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Barbara Rogers wins Legion Paper award!

"Reflections" - drawn on  Stonehenge , 19" x 23" and done using an Icarus board with mostly Luminance pencils.

"Reflections" - drawn on Stonehenge, 19" x 23" and done using an Icarus board with mostly Luminance pencils.

In conjunction with the annual International Exhibition each year, Colored Pencil Society of America presents a fun-filled convention providing colored pencil artists the opportunity to network and become acquainted with other artists, attend workshops led by experienced and accomplished artists, win door prizes at the Art Gala, and enjoy a banquet to see in person the announcement and presentation of exhibition awards.

The CPSA International Exhibition is an annual juried gallery exhibition exclusively for works done in 100% colored pencil. It is held in a different city each year to provide more people the opportunity to enjoy colored pencil as a fine art medium. This year's exhibition was held at the Mansion at Strathmore in North Bethesda, Maryland from June 10-August 6, 2017. The recognition levels included: diamond, platinum, gold, silver, and bronze. One of this year's winners was Barbara Rogers, winning the Legion Paper award for Exceptional Merit.

"Reflections of San Francisco" hanging on display. 

"Reflections of San Francisco" hanging on display. 

Barbara Rogers has always had a lifelong passion for art and has been painting for sixteen years. Her work consists of oils, colored pencils and pastels. She's been exhibited locally and won numerous awards. She is a member of the Colored Pencil Society of America (CPSA), as well as Oil Painters of America (OPA). We congratulate Barbara on her award!

A new experimental piece recently finished by Barbara on  Rising . 

A new experimental piece recently finished by Barbara on Rising

A Revolutionary Design. A New Look for Legion's New Artist Pads.

Art is about connections. Between structure and the whole, ideas and the viewer, the medium and the maker. No matter what the piece of art, all of its elements must work together. Everything must be connected.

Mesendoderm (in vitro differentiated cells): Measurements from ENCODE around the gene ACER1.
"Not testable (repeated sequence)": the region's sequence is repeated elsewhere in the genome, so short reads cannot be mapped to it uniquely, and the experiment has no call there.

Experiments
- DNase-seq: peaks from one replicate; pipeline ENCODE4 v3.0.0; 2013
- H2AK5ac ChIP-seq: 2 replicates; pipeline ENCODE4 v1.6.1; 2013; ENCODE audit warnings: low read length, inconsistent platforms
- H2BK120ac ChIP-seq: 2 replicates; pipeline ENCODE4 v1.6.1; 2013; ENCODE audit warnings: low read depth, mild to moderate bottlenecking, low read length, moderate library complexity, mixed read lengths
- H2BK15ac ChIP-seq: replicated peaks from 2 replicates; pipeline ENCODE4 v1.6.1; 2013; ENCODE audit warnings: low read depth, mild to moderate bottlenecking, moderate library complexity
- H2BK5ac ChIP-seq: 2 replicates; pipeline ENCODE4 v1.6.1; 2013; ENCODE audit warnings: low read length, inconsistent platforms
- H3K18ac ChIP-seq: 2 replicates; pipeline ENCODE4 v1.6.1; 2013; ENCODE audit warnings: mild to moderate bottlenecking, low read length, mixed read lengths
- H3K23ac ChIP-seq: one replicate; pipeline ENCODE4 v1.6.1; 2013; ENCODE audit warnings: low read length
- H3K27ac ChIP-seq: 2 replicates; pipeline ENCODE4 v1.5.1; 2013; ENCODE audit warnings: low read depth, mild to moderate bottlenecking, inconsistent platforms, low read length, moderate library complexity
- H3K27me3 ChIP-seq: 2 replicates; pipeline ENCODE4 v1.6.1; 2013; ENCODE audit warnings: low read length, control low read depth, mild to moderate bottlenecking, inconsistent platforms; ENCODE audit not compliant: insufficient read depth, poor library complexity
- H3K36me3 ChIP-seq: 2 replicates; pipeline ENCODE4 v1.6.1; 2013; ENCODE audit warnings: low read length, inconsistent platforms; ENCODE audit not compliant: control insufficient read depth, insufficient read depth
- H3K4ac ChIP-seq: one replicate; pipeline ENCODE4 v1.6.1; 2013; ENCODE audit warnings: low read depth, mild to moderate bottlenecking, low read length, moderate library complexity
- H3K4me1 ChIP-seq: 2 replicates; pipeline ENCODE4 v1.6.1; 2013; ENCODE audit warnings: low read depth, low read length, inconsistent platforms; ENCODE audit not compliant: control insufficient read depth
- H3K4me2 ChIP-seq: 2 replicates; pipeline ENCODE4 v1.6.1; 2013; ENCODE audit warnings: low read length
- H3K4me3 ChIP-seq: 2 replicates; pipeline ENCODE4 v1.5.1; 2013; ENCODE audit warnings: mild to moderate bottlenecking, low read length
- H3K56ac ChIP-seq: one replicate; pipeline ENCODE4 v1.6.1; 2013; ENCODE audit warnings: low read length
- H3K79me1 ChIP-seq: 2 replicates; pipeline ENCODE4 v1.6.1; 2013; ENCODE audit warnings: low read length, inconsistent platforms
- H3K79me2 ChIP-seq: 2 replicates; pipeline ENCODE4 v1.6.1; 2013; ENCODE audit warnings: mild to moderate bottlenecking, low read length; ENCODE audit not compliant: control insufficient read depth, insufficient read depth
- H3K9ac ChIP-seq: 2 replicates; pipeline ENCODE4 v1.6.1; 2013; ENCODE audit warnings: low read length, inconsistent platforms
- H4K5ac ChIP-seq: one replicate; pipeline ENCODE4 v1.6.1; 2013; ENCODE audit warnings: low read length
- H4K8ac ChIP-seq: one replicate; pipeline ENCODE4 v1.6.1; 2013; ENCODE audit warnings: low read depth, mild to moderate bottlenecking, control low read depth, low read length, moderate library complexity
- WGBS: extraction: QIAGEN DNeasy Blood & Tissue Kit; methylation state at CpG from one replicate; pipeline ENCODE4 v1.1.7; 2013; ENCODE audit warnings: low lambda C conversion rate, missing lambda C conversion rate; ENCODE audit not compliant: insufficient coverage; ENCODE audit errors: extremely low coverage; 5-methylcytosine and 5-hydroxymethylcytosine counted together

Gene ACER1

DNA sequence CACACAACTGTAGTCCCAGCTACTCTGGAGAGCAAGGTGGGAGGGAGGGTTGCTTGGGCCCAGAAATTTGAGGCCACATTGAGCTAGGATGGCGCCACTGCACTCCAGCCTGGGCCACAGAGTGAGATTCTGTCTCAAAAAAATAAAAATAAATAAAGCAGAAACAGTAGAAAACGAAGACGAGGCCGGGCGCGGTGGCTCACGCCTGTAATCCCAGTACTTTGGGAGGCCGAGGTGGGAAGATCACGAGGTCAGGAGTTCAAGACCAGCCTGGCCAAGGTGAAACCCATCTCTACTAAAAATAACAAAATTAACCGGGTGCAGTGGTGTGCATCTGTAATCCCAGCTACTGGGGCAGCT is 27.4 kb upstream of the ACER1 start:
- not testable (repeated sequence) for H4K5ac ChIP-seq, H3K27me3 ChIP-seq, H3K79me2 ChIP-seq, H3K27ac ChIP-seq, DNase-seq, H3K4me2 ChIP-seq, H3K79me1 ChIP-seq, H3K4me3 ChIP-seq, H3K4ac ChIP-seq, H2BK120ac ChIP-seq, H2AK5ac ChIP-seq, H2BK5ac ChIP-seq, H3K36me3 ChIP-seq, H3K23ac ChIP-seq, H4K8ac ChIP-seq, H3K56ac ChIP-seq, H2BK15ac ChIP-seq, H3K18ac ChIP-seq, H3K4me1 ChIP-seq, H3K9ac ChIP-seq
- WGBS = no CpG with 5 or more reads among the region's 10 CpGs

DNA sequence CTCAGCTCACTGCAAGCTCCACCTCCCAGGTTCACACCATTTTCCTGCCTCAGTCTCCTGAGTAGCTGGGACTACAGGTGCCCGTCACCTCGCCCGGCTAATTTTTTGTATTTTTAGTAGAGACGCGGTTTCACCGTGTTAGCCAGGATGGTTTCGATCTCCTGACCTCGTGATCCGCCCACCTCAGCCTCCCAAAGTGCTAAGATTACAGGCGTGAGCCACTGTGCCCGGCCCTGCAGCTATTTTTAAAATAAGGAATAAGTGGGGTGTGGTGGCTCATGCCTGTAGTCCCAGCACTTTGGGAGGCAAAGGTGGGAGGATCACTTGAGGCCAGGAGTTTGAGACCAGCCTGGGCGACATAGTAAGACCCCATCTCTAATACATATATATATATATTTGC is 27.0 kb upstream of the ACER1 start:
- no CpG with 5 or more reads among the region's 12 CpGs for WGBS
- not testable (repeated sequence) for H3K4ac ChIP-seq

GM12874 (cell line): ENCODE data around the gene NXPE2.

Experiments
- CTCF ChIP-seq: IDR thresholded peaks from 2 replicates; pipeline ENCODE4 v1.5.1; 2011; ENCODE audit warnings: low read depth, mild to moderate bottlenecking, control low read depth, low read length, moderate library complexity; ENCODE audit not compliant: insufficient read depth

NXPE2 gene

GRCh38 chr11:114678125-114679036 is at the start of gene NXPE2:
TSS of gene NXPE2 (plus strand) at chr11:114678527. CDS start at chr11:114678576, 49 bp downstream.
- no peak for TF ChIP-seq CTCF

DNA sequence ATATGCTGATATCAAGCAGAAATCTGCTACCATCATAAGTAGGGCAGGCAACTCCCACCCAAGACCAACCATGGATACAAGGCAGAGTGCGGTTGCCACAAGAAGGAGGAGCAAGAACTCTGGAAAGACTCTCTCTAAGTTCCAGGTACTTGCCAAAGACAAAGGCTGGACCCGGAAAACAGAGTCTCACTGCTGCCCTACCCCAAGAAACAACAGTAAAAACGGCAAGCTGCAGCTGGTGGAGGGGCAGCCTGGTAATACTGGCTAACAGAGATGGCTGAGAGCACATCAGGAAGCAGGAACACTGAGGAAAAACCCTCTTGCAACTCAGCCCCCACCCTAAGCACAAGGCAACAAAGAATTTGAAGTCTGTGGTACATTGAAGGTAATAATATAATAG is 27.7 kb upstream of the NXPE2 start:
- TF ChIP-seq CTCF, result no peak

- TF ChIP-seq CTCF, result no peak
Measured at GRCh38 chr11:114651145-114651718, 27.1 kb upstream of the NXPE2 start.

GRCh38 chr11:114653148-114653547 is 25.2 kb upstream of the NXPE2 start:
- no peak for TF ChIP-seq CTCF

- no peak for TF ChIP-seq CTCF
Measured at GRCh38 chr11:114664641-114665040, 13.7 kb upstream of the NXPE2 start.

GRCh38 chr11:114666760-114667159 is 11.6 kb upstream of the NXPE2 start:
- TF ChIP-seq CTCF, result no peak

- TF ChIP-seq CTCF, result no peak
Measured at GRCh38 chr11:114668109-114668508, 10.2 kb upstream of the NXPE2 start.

At Legion, our art is paper. And now we are proud to announce our new redesign, a bold disruptive look that takes three of our papers, new and old, and connects them so you know that you are getting the quality, consistency and substance you demand for your art.

It was time to break tradition. To create something the market had never touched upon. The design-savvy covers strip away the clutter of conventional pad covers, using a varnish text against a solid background color to capture the attention of the artist without being intrusive. Designed for the artist’s eye, the clean, bold type tells you the paper, a beautiful gloss overlay paints an ephemeral verbal picture of exactly what that paper can do.

Orange on purple? That’s Stonehenge Light. Red on orange? That’s Yupo Medium. And so on and so forth. The papers haven’t changed, we’ve just made it easier for you to find them on the shelf and given them a look you'd be proud to leave out in your studio or on your coffee table.

Together, all these covers will connect all of our brands under an umbrella that any novice can recognize and any artist can appreciate. And connections are what it’s all about.

We are Legion. We are paper.

Masthay Studios Hand Carved Letterpress Gig Posters

Legion's honored Masthay Studios has chosen to print their incredible hand carved letterpress posters on some of our papers. The unique process tells a great story. Read about it in an interview with printmaker, AJ Masthay.

Could you start by introducing yourself and Masthay Studios?

Of course, my name is Aaron “AJ” Masthay and my history as a printmaker goes back well over 20 years. In 2001 I founded the boutique letterpress shop Masthay Studios where I specialized in creating our unique brand of hand carved letterpress gig posters. My shop is currently based out of Hartford, CT where we service clients in the music and special event industries from across the country and internationally. 

How did you get involved in concert and event printing? How do you make an old concept into modern day art?

Excellent questions as the answers to both are inherently tied together. I attended the Hartford Art School back in the mid 90’s where I learned all the classic printmaking techniques - etching, lithography, relief printing, etc. The only medium I was not exposed to is the same medium that is the industry standard in gig posters - silkscreening. My primary focus in school was lithography, using both stones and plates. If you had told me back then that I would make a name for myself doing relief printing I would have laughed. 

There’s only one thing that rivals my love of the visual arts, and thats my love of live music, specifically the jamband scene (Grateful Dead, Phish, etc). Being a poor college student at the time, I noticed that people often created and sold artwork at these concerts in the parking lots prior to the event. I figured “I can do that” and began seeking out a printing press of my own. Due to my ignorance of silkscreening, I leaned towards relief printing as a fairly quick and inexpensive way to set up a functioning print shop. With the help of one of my printmaking professors I tracked down and purchased my first press, a Vandercook Universal I. I spent the next few years honing my craft and striving to push the boundaries of the medium, that and following bands around the country. Over those years I was lucky enough to develop an audience for my work, people began collecting my prints and actually seeking me out at the concerts to purchase them in person. I eventually began being contacted by bands and merchandise companies asking to create editions for their concerts, exposing my work to an even broader audience, and gaining more clients. As they say, the rest is history.